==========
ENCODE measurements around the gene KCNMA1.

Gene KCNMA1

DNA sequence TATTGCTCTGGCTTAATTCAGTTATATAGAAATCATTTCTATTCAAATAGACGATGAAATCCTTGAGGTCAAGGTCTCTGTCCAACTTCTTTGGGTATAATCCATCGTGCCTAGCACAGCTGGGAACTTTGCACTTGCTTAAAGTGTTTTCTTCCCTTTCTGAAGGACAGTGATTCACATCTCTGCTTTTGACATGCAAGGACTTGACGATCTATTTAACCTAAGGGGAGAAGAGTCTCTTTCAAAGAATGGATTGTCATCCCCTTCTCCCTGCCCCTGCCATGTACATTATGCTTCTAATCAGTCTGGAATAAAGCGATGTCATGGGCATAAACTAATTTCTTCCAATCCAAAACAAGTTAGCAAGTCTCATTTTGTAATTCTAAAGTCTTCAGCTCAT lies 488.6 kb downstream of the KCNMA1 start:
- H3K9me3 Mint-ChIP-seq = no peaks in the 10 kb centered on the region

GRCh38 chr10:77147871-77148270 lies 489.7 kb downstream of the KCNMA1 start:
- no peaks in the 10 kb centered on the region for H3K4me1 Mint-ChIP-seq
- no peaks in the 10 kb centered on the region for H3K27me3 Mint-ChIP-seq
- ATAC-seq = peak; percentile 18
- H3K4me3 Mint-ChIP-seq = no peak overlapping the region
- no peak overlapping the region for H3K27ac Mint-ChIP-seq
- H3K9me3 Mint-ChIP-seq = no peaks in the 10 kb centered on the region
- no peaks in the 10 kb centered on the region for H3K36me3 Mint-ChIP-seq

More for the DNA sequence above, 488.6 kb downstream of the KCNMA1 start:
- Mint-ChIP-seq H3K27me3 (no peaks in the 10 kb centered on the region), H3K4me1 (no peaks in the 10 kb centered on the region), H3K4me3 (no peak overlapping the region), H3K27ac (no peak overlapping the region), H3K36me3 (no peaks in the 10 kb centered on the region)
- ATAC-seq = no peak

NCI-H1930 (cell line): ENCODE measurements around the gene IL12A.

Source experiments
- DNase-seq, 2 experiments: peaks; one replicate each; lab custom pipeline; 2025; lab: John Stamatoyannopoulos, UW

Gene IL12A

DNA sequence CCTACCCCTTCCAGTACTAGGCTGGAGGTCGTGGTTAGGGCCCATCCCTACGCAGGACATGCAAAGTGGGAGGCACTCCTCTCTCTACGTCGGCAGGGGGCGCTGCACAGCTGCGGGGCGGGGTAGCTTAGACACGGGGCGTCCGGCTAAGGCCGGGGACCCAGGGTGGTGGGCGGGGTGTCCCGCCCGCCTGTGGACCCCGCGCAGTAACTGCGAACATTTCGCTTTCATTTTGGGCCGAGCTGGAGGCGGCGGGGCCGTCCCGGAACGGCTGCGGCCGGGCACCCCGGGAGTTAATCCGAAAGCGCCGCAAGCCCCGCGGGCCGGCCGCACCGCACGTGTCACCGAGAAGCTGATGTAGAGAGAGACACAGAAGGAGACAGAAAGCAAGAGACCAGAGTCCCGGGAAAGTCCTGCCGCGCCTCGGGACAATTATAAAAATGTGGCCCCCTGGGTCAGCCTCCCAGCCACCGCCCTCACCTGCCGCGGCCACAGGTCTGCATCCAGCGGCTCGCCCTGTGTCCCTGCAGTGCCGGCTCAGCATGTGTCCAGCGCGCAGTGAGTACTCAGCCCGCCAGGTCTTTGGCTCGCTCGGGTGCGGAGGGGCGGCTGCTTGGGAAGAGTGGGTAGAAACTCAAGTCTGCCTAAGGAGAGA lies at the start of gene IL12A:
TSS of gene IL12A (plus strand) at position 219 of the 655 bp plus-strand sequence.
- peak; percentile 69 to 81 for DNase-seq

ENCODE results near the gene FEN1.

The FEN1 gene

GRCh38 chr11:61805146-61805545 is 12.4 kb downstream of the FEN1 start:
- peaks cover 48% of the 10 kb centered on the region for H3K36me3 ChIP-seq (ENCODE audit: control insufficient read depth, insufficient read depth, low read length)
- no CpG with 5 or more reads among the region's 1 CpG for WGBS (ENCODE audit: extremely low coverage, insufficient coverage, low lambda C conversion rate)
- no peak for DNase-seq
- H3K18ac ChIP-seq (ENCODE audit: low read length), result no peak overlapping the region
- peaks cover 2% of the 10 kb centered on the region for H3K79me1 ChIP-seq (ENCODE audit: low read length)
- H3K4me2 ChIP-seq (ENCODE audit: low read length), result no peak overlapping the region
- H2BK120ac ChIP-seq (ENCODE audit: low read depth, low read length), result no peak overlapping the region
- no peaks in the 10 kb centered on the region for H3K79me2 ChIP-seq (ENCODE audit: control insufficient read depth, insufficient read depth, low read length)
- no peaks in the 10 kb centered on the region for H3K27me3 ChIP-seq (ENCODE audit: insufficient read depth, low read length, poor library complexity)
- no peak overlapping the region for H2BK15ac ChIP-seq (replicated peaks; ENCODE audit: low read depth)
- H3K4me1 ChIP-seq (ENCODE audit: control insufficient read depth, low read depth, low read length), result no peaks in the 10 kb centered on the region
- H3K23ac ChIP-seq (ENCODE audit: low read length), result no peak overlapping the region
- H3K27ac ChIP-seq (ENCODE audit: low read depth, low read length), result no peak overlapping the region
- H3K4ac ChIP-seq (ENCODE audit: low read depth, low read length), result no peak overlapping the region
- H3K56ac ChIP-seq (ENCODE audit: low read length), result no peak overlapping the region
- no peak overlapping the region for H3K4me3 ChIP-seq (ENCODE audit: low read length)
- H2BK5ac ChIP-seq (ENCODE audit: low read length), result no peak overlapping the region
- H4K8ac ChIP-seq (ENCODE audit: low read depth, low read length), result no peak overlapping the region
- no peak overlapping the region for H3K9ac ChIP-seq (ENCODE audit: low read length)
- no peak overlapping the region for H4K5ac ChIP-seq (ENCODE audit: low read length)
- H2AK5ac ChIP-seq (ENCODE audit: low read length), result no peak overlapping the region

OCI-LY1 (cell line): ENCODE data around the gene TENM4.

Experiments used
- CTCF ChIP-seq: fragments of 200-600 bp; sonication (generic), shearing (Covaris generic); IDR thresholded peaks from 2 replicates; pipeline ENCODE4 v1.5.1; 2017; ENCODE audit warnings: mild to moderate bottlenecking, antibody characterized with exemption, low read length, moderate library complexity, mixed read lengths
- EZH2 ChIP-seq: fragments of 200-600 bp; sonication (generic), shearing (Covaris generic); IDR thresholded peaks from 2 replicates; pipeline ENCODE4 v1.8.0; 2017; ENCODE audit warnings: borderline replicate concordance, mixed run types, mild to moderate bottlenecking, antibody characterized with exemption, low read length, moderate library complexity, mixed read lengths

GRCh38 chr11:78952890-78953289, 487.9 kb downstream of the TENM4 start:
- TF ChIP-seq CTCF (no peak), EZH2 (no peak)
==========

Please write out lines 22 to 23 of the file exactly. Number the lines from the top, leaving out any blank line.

- peak; percentile 69 to 81 for DNase-seq

ENCODE results near the gene FEN1.